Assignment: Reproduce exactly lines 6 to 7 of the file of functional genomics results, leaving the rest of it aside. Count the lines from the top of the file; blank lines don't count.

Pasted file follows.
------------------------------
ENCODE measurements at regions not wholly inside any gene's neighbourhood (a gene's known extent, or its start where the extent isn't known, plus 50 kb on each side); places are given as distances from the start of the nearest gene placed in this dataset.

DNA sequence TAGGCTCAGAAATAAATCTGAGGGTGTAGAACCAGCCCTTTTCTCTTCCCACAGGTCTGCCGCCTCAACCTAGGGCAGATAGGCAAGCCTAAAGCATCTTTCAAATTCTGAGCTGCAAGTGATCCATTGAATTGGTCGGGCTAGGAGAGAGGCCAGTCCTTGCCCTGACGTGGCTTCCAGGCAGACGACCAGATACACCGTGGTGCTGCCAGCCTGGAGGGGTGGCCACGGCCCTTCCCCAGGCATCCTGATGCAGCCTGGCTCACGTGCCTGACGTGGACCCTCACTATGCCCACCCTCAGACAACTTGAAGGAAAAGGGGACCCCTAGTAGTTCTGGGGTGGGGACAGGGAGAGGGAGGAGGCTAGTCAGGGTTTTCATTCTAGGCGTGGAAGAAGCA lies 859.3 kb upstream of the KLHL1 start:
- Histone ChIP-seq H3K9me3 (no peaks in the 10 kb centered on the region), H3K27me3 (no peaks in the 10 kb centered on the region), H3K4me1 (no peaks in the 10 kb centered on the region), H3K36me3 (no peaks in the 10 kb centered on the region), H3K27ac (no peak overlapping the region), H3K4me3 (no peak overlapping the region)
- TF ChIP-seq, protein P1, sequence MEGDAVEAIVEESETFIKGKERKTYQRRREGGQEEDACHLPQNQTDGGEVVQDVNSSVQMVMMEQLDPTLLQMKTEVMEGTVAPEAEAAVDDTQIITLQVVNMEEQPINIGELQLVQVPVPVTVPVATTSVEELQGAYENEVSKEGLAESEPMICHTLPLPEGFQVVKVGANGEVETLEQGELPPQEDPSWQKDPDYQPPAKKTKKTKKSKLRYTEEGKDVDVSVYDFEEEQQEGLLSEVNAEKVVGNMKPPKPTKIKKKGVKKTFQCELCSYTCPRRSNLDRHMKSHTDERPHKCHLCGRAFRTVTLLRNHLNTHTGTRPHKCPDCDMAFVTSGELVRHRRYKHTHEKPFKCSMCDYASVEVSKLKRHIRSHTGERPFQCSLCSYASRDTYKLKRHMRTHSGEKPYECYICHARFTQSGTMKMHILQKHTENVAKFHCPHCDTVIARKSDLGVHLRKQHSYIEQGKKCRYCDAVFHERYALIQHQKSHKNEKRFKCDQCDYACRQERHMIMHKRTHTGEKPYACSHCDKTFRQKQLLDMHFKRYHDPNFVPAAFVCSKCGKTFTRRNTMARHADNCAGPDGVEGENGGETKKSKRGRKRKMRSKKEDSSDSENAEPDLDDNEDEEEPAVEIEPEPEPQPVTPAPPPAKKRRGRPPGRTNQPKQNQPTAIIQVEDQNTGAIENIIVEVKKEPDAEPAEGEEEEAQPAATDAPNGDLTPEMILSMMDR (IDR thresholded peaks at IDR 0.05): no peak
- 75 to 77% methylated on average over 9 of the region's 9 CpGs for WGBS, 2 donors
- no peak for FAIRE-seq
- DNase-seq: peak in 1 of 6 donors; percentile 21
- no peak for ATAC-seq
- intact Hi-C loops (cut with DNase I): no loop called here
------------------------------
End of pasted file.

- no peak for FAIRE-seq
- DNase-seq: peak in 1 of 6 donors; percentile 21